From answers given to the questionnaire measuring the perceived threat to freedom (b), anger (c), and state reactance (d), we respectively construct an (un-weighted) factor-based score by adding up the values of the likert-items for each observations.
Secondary Outcomes
Secondary Outcomes (end points)
Secondary Outcomes (explanation)
Experimental Design
Experimental Design
Each participant will receive an endowment and will then be provided with the possibility to divide this amount between him- or herself and a large public good. More specifically, she or he can decide how much (if any) to pay in order to buy carbon licenses from the European Unit Emissions Trading Scheme, in order to contribute to climate protection. Payments will be donated to the NGO TheCompensators* that buys carbon licenses off the EU ETS and retires them.
Experimental Design Details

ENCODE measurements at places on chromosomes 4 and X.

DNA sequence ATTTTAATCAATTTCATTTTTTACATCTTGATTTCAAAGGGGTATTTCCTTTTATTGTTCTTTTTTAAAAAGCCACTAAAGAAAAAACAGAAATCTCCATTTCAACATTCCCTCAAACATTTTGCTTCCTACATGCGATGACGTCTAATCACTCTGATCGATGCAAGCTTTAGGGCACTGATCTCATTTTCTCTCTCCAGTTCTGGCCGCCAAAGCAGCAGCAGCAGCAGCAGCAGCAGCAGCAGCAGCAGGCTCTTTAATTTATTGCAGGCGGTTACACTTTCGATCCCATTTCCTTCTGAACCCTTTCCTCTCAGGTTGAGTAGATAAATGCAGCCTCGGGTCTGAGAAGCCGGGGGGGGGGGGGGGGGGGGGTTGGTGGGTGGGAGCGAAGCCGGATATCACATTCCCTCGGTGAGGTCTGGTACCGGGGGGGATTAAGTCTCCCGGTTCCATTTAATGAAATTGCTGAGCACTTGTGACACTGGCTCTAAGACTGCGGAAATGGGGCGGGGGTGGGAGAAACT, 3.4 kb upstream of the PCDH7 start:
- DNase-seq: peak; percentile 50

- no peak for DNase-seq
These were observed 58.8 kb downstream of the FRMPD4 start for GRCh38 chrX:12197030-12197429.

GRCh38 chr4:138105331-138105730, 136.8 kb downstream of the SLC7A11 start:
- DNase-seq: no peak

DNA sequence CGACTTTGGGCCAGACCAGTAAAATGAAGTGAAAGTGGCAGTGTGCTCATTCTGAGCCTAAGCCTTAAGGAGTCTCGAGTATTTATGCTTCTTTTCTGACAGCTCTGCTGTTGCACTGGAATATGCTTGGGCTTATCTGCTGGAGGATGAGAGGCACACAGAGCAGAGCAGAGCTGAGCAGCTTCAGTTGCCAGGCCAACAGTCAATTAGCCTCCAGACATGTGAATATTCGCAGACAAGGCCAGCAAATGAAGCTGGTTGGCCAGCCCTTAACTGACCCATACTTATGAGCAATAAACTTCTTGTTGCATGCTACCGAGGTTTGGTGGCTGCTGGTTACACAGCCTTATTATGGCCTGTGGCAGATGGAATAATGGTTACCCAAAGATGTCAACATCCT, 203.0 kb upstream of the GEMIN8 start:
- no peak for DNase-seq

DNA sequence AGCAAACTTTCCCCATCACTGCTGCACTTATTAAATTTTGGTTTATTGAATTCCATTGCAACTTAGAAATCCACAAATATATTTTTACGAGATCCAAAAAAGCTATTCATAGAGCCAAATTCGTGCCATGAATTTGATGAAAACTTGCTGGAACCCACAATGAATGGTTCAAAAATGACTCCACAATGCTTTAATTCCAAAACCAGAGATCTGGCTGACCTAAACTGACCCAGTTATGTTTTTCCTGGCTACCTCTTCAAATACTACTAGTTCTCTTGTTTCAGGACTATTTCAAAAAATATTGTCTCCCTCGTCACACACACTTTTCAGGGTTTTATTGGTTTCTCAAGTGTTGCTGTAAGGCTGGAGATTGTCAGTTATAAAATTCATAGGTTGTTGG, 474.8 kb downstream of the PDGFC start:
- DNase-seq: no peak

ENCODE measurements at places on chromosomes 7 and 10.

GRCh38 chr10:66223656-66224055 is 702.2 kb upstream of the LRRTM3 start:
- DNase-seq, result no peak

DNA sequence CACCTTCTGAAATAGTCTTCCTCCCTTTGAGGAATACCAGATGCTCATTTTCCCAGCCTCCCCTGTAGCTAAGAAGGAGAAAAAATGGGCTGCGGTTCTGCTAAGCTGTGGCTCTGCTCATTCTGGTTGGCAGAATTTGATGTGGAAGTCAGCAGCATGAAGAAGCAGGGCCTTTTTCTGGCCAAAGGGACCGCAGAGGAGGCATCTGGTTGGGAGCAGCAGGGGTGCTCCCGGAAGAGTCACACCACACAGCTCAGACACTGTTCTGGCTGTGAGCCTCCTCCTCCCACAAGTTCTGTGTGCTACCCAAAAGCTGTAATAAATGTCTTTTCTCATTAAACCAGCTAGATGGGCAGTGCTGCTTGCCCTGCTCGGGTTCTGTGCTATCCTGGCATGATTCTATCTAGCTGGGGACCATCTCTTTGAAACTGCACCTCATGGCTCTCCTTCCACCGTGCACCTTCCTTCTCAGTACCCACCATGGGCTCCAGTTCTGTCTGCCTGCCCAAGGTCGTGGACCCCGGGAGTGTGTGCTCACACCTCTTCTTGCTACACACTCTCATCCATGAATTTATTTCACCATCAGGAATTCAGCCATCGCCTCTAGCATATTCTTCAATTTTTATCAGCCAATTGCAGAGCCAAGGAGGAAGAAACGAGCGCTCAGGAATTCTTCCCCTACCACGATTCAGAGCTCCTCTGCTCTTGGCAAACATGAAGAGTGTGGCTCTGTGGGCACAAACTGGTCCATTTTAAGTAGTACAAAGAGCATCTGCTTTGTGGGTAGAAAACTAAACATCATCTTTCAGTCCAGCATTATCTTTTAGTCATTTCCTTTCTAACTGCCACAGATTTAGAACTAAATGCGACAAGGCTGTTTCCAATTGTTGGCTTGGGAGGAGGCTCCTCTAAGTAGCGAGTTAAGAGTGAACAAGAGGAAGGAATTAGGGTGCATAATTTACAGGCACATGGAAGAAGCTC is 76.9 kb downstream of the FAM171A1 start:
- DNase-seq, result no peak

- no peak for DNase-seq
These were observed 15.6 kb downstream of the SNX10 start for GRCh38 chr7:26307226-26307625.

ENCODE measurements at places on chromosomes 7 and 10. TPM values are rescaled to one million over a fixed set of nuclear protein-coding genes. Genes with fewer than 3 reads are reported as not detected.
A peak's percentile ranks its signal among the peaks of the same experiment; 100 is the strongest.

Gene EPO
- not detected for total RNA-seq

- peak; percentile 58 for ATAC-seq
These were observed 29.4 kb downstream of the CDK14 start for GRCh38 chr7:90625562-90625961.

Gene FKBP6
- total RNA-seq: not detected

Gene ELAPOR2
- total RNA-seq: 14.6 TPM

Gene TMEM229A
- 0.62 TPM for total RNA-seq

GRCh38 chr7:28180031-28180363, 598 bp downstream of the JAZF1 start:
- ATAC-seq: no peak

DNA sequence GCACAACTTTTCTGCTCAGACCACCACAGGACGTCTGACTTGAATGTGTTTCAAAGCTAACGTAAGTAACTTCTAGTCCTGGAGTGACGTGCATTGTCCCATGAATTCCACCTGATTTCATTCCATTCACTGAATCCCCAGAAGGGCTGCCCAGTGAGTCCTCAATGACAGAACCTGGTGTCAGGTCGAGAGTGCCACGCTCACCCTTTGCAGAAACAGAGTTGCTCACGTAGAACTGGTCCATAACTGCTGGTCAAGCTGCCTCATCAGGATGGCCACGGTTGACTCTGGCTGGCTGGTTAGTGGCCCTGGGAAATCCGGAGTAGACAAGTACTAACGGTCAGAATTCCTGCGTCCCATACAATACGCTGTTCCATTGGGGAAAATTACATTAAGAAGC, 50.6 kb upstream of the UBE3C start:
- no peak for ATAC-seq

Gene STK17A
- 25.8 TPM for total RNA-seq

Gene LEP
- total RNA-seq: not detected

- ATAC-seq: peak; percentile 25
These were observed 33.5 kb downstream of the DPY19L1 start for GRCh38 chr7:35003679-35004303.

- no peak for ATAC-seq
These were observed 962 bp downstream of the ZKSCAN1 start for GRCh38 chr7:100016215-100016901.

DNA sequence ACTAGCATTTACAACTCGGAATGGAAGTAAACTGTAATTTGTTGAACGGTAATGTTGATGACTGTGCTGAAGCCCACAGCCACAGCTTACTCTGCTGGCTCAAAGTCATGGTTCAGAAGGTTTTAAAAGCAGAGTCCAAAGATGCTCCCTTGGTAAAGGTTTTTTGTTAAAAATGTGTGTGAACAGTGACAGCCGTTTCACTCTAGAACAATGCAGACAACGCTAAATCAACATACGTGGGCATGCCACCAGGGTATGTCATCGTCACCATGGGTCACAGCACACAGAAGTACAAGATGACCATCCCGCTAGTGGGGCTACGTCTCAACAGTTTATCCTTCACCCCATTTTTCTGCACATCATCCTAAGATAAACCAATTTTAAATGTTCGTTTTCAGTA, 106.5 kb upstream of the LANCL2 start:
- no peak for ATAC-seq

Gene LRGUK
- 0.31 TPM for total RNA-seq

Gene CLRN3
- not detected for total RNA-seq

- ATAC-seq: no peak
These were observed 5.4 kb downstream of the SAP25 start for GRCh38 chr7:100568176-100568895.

Before the actual experiment, participants will answer a questionnaire in which we gather information on trait reactance, environmental preferences, and political orientation (Stage 1). There will be no obvious link between questionnaire and decision experiment. Both stages are separated by a non-trivial amount of time, so that the probability that participants presume a connection is minimized. The actual experiment consists of ten experimental groups, including a control group (Stage 2). Treatments consist of different ways to affect contributions, introduced by differently characterized sources. The experiment has a fractional factorial 3x4 design. There are two factors, called source type (ST), and intervention type (IT). ST has three levels (no source (NoS), knowledgeable source (KNO), political source (POL)). IT has four levels (no intervention (NoI), recommendation (REC), default (DEF), restriction (RES)). Two possible combinations of both factors are excluded from the design, i.e. no intervention combined with a knowledgeable, as well as political actor. This results in ten combinations, i.e. experimental groups. The combination of no source and no intervention is referred to as the control group. Among others, our aim is to test whether participants respond differently to treatments given their respective baseline contributions. Since these would normally be counterfactuals, thusly not observable, we elicit baseline contributions before allocating subjects to treatments. Since, theoretically, eliciting baseline contributions might compromise treatment effects, we test this prior to the actual experiment (Stage 2 Block1): We will conduct two treatments, each in two different versions, prior to the others. With this, we test whether letting participants decide about their contribution two times, i.e. first, uninfluenced (baseline), second, in their respective treatment group, changes contributions in the second round significantly compared to only one (treated) decision. In the two-round design, participants are informed that only one of their decisions will be picked randomly to be realized. We will do this both for the control group, as well as for the combination of default and knowledgeable actor (DEF-KNO). If contributions in the respective two-round vs. one-round alternatives significantly differ, we will conduct all remaining treatments with only one round. Should there be no significant differences, we will conduct all other treatments with two rounds.